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Devon Vaillancourt and Joel Greaves at Somewhere Inn Calabogie run what used to be the motel version of Jocko’s Beach Resort.Niamh Barry/Niamh Barry

Soft calls for yoga poses tickle my left ear. The distant sound of ATVs ripping up a dirt trail fill my right. Behind, logs are being stacked for that evening’s fire and, straight ahead, the soft lapping of Calabogie Lake as it kisses the small beach at Barnet Park.

Oh, and then there’s the tiny log sawing of Bella, our 11-pound half-Chihuahua, as she twitches and dreams of the hike we just completed.

I’m not a nature guy, but this certainly doesn’t suck.

As regular readers of this space know, I’m a sucker for vintage motels: the steamy soda- and ice-machines; the paper sanitization “seatbelt” around the toilet; the cramped lobby; the lobby furniture; how owners would try to create identity out of what is, really, a very standard architectural form.

But somewhere around the age of 45, authenticity wasn’t enough, since it often meant musty beds and peeling paint. Or worse. Thankfully, it was around this time that aspiring Ontario hoteliers dialed into what had been happening in the United States for a decade: buy an old motel with good bones in a good location, hip it up, add reasons to stay on the property and the reservations will pour in.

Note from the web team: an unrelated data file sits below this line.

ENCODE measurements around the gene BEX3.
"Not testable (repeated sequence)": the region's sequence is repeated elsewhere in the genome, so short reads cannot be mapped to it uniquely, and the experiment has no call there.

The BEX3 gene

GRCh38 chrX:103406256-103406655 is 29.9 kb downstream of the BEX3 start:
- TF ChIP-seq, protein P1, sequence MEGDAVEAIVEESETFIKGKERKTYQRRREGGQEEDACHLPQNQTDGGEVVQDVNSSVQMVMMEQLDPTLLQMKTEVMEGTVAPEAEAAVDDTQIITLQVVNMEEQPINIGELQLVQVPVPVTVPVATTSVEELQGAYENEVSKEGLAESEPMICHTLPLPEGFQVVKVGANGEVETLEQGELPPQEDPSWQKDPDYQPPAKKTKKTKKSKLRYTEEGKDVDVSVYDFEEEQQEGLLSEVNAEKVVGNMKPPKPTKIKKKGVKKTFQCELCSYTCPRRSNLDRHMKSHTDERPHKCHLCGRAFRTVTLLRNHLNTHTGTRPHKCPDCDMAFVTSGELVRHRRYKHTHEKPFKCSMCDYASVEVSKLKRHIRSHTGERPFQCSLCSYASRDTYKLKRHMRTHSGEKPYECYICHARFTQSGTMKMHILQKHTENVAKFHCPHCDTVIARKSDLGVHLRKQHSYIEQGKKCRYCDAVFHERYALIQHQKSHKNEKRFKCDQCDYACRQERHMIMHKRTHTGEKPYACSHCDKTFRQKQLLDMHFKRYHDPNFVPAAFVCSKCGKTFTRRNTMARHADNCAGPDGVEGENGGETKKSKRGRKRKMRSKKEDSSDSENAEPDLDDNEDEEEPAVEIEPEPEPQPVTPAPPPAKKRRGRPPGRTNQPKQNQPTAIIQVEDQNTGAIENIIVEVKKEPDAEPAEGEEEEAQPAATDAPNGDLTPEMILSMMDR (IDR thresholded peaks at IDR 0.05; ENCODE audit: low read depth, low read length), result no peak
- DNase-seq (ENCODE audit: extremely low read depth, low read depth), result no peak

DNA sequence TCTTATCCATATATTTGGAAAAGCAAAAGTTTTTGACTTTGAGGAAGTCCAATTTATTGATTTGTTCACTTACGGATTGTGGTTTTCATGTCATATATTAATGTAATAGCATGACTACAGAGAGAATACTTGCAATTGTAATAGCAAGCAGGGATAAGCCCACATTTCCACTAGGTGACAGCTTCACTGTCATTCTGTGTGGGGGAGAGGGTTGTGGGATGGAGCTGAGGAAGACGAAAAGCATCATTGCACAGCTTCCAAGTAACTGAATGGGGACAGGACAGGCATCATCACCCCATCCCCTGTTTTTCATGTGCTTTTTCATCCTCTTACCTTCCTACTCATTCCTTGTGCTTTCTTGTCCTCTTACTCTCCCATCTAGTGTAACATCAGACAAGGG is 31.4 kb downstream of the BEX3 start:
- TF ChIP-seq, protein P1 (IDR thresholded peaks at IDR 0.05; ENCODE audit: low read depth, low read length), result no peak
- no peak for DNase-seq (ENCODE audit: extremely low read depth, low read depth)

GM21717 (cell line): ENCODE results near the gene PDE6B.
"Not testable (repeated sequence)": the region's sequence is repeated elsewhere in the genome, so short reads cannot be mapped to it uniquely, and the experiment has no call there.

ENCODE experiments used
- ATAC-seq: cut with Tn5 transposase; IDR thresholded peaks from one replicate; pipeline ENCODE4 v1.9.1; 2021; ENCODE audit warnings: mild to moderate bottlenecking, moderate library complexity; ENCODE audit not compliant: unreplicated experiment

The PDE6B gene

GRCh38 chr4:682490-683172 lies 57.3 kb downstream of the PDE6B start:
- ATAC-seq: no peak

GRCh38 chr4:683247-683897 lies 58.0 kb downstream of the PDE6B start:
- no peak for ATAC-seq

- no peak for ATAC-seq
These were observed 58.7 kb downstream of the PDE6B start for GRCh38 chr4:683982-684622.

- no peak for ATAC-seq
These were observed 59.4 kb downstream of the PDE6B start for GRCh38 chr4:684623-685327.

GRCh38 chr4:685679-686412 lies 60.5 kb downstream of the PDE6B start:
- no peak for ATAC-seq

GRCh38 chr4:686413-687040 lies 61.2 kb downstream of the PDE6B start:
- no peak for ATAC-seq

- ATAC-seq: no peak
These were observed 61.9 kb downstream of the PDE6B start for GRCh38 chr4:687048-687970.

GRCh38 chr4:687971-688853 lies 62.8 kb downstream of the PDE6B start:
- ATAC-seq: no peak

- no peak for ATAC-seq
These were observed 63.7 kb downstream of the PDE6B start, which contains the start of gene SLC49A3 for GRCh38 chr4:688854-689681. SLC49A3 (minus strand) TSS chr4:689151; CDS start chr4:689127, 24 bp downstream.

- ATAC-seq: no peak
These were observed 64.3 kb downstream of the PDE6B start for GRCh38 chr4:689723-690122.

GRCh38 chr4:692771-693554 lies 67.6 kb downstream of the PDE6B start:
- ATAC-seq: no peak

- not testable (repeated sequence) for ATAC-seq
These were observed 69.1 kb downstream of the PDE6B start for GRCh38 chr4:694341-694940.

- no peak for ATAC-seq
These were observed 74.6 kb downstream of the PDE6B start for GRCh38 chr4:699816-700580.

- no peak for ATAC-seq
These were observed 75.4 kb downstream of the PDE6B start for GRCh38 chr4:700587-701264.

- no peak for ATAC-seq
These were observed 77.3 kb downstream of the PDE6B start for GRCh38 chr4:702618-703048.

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Rooms at the Somewhere Inn Calabogie do not have televisions. They're omitted because the team at the lodge want to encourage vacationers to get outside.Niamh Barry/Niamh Barry

While it’s only been two months, this has been true for Devon Vaillancourt and Joel Greaves at Somewhere Inn Calabogie. What had been the motel portion of Jocko’s Beach Resort – a long, mansard roofed, brick bunker built in 1972 and frequented by hunters and fisherman as much as by families – is now a sleek inn where craft cider and alpaca blankets have replaced dew worms and boat rentals.

“The inspiration, really, was take the feeling that you have when you go to a cottage, and bottle that up and deliver that in a renovated motel,” Mr. Greaves says.

“But with the upscale touches like the Endy mattresses and the soaker tubs,” Ms. Vaillancourt adds.

And omitting in-room television was a conscious choice, say the pair: “We want to encourage people to get outside,” Mr. Greaves says.